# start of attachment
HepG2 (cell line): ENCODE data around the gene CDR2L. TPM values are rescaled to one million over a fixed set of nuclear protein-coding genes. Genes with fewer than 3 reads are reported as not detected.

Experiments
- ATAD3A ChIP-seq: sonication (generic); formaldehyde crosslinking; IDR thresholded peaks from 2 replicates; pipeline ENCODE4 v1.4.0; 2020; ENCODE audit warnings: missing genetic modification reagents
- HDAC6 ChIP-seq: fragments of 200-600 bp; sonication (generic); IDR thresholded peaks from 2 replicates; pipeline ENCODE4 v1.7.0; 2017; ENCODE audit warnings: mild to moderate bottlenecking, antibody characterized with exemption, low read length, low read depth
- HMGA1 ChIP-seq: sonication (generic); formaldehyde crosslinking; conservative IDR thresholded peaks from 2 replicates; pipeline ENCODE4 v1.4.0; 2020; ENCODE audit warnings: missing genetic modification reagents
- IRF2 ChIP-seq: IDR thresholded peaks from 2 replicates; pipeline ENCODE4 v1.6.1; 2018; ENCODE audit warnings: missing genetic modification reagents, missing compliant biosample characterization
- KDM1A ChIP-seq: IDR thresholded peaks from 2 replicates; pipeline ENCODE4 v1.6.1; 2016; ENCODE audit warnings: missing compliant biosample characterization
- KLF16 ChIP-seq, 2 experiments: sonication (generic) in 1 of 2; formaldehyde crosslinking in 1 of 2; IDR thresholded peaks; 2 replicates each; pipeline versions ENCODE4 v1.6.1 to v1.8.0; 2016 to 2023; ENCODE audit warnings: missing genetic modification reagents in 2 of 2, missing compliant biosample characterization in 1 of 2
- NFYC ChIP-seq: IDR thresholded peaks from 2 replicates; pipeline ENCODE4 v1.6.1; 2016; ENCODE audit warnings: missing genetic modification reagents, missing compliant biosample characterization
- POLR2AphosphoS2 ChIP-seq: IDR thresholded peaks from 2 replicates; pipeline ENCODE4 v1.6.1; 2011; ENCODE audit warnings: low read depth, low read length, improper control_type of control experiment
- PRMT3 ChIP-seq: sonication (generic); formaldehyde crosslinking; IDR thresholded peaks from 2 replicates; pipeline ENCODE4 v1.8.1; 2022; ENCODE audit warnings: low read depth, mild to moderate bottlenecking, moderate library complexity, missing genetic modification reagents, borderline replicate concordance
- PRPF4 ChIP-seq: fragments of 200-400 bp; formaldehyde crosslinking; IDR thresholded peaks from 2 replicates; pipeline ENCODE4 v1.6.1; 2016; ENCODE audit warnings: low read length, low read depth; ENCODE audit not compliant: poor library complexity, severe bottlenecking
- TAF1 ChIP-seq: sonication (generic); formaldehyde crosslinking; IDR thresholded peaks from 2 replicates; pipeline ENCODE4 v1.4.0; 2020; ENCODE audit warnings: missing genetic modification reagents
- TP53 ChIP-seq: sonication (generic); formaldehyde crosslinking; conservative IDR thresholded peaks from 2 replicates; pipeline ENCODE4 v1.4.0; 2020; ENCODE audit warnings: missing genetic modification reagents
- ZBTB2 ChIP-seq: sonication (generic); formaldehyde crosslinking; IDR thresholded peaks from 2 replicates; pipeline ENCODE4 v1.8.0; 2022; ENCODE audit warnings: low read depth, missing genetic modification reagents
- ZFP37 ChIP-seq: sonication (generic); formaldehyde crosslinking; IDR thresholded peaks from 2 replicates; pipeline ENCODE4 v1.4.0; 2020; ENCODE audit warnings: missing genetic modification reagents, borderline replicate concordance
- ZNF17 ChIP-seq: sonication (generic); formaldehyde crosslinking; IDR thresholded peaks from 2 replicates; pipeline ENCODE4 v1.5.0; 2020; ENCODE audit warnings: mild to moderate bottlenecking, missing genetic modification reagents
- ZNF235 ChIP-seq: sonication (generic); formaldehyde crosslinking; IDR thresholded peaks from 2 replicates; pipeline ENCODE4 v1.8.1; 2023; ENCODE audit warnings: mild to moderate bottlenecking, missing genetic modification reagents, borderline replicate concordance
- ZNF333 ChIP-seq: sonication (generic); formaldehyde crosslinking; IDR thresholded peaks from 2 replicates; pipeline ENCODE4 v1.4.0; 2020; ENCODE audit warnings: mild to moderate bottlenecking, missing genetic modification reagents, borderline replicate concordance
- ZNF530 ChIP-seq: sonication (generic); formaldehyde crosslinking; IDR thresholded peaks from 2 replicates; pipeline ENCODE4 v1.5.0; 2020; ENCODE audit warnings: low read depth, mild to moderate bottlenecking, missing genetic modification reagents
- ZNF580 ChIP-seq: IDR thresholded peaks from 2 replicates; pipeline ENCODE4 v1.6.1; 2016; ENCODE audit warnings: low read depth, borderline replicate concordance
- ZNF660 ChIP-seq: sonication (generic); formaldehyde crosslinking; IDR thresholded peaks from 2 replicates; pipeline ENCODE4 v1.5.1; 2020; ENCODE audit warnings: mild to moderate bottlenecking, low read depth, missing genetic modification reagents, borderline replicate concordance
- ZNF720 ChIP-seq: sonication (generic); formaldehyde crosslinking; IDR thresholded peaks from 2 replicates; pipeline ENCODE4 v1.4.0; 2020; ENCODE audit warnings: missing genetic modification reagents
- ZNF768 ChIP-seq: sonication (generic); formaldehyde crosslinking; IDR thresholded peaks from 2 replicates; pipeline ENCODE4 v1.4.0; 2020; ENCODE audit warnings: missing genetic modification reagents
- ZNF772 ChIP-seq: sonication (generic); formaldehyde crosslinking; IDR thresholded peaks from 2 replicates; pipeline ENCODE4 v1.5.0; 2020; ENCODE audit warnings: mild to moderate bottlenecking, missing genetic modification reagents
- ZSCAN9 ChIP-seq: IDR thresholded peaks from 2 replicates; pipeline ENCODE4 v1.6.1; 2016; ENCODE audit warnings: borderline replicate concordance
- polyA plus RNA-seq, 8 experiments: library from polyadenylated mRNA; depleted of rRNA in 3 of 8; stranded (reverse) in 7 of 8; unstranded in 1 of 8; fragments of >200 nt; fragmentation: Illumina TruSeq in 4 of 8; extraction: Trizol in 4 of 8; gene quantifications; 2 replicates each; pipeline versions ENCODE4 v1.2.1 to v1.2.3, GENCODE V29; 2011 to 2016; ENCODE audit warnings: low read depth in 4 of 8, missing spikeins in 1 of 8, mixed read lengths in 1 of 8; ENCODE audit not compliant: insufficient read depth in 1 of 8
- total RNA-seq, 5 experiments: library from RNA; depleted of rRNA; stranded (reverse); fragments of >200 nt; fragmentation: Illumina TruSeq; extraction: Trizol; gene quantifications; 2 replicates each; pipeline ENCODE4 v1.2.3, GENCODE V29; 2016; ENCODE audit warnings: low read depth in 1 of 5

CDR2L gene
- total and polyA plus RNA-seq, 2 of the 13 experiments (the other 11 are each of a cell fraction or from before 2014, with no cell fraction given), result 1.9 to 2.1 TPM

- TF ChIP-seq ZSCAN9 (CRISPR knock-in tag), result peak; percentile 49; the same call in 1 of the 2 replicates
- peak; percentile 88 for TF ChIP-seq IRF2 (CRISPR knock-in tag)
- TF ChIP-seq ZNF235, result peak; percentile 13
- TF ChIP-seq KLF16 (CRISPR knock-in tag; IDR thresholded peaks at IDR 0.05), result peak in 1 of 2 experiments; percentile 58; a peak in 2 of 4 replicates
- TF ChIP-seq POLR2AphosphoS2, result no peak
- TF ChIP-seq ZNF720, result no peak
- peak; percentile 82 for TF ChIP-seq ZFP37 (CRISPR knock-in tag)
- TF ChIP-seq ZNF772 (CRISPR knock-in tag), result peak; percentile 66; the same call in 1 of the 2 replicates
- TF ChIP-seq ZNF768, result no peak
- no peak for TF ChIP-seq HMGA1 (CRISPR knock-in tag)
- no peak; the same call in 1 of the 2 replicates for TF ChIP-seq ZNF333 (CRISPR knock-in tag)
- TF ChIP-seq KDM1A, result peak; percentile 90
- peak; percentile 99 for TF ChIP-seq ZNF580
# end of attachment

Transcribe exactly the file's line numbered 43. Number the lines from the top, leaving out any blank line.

- peak; percentile 99 for TF ChIP-seq ZNF580